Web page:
This simple circular saw storage rack is easy to make! It keeps the blade vertical and the cord contained for a clean, organized workshop.
My corded circular saw was a tangled mess, and I worried that sideways pressure on the blade would knock it out of alignment over time. This circular saw storage rack is so simple, I can't believe I didn't make it sooner! It allows the saw to rest flat, keeps the cord contained and protects the blade from damage.
My circular saw previously lived on a shelf behind the miter saw stand, where it sat in a jumbled pile of cords and sawdust. I recently built this sander and sandpaper storage to keep those tools organized, and now I'm doing the same for my circular saw!
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Materials Needed for Circular Saw Storage Rack
Optional, but helpful:
- Kreg Jig
- Check out my post on how to use a Kreg Jig to help you decide which one is right for you.
- 1 ¼" pocket hole screws
How to Build a Circular Saw Holder
Cut the triangular side pieces
Start with a piece of ¾" plywood that is approximately 12x24". Cut one piece to 8x12", then cut it on the diagonal so you have two identical triangles.
Drill three pocket holes along the diagonal side. If you don't have a Kreg Jig, you can also assemble this with regular 1 ¼" screws later on.
Create the circular saw platform
Cut a strip off the remaining piece of plywood that's about 1 ½" x 12" (or use a scrap piece of 1x2). Set it aside for now. You should be left with a section that is about 12" x 14".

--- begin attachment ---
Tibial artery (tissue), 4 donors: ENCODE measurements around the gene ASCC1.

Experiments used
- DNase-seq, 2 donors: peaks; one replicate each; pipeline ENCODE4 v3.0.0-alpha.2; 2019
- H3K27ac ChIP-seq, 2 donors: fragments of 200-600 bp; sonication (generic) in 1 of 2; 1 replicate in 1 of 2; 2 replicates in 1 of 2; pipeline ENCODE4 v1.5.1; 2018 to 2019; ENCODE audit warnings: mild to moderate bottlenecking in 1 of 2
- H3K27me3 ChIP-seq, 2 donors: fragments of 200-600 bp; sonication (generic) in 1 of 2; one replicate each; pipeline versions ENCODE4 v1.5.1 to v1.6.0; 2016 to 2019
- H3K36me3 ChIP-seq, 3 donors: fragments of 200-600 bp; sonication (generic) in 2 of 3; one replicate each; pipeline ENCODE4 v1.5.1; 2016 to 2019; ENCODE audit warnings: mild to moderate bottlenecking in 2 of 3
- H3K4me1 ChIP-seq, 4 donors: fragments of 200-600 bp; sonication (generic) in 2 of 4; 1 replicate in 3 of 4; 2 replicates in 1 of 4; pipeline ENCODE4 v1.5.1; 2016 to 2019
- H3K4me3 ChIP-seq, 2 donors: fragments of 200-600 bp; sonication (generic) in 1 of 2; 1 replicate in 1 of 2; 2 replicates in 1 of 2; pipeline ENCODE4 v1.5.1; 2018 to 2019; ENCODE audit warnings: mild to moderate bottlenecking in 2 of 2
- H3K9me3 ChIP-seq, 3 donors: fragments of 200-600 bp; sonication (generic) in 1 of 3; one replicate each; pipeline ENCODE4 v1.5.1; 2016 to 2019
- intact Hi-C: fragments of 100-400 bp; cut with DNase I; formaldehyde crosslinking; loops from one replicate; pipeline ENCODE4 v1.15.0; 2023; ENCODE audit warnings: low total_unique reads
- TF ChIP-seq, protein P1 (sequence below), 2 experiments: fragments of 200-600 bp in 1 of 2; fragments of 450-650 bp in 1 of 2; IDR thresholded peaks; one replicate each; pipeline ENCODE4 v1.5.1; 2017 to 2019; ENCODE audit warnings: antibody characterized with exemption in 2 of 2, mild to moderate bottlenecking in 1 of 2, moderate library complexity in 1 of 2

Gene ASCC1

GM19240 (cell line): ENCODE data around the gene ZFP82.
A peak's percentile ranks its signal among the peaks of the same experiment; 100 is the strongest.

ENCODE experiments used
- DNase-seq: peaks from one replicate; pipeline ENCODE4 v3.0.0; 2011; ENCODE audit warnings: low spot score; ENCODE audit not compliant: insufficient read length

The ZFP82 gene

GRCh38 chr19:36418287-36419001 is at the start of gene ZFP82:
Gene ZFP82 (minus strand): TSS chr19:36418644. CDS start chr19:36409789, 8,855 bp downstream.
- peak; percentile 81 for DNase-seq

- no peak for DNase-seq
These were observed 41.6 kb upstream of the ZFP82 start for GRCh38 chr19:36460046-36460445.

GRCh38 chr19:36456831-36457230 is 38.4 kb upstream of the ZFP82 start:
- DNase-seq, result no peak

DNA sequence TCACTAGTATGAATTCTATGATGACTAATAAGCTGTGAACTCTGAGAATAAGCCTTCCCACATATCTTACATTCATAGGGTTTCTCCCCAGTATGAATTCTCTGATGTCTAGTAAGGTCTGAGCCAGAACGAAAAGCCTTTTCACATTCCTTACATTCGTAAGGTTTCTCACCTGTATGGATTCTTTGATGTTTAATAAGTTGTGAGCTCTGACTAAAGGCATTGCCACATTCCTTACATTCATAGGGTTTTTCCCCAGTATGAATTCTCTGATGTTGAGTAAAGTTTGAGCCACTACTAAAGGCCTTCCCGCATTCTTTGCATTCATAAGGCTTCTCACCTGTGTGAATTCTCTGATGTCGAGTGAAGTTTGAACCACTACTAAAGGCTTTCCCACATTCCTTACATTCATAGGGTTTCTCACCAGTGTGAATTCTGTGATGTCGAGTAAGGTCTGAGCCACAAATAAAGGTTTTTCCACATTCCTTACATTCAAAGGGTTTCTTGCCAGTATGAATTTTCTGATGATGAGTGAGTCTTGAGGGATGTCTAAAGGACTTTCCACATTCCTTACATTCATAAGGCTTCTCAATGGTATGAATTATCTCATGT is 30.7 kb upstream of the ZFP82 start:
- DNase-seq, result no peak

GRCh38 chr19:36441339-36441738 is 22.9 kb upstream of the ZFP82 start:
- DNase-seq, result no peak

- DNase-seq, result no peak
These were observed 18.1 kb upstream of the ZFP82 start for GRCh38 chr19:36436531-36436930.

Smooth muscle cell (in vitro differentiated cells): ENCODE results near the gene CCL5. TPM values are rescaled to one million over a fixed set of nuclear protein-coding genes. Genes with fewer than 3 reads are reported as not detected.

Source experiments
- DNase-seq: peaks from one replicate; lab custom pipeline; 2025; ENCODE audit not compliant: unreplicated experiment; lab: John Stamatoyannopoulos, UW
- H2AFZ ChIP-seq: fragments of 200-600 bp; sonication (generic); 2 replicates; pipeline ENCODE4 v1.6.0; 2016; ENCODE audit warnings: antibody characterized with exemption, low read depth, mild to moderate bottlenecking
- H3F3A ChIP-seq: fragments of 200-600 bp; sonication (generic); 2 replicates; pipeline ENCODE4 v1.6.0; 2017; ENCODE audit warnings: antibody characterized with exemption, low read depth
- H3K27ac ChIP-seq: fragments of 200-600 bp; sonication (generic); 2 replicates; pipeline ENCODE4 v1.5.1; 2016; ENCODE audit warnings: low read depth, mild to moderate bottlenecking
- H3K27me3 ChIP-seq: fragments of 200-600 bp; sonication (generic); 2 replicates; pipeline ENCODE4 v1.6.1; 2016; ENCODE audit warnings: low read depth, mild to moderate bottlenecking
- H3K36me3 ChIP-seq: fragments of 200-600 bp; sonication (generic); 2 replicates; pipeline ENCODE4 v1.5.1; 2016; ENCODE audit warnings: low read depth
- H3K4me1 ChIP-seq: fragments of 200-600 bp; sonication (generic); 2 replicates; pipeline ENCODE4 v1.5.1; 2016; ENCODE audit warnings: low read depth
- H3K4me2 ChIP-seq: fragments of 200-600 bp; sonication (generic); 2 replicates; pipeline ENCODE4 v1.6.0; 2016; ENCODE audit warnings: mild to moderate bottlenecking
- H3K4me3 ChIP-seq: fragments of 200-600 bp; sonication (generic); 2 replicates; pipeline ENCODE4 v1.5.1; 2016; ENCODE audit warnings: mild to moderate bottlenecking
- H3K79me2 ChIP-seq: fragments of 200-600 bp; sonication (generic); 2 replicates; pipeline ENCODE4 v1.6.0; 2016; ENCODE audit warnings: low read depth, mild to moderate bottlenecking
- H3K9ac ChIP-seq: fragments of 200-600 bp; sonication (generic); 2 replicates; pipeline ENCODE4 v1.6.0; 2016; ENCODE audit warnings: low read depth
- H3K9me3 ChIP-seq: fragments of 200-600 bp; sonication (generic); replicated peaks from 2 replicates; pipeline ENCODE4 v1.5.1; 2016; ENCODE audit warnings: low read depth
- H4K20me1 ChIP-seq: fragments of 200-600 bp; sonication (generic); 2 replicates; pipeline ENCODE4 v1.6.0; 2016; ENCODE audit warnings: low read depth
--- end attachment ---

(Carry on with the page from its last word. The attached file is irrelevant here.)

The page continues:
Measure the length of your circular saw base, and the width of the blade with the guard. Mine is 11" long and about 1" wide.
Mark a slot slightly wider than your circular saw blade cover and the same length as the circular saw. Cut it out with a jigsaw, and sand down any rough edges.
Attach the angled sides to the circular saw platform
Join the triangular supports to the back with 1 ¼" pocket hole screws. You could also attach them through the front with regular wood screws. Just be sure to drill pilot holes with a countersink bit through the top so you don't split the wood or leave the screw heads above the surface.
Add the circular saw support bracket
Flip the stand over and test the fit of your circular saw. With the blade guard resting in the slot, mark a line at the bottom of the base.
Attach the 1 ½" x 12" strip of plywood under that marked line.
Your circular saw's base plate should rest securely on top of the bottom support. This angle prevents the saw from falling off, but it's easy to grab quickly when needed.
Add a cord holder
I had this random hook left over from a larger set of hangers that worked great for cord management. But these Velcro cord straps would work even better!
I'm so glad my circular saw finally has its own home. Hopefully I'll reach for it more often now!
Want more small workshop organization ideas? Check these out!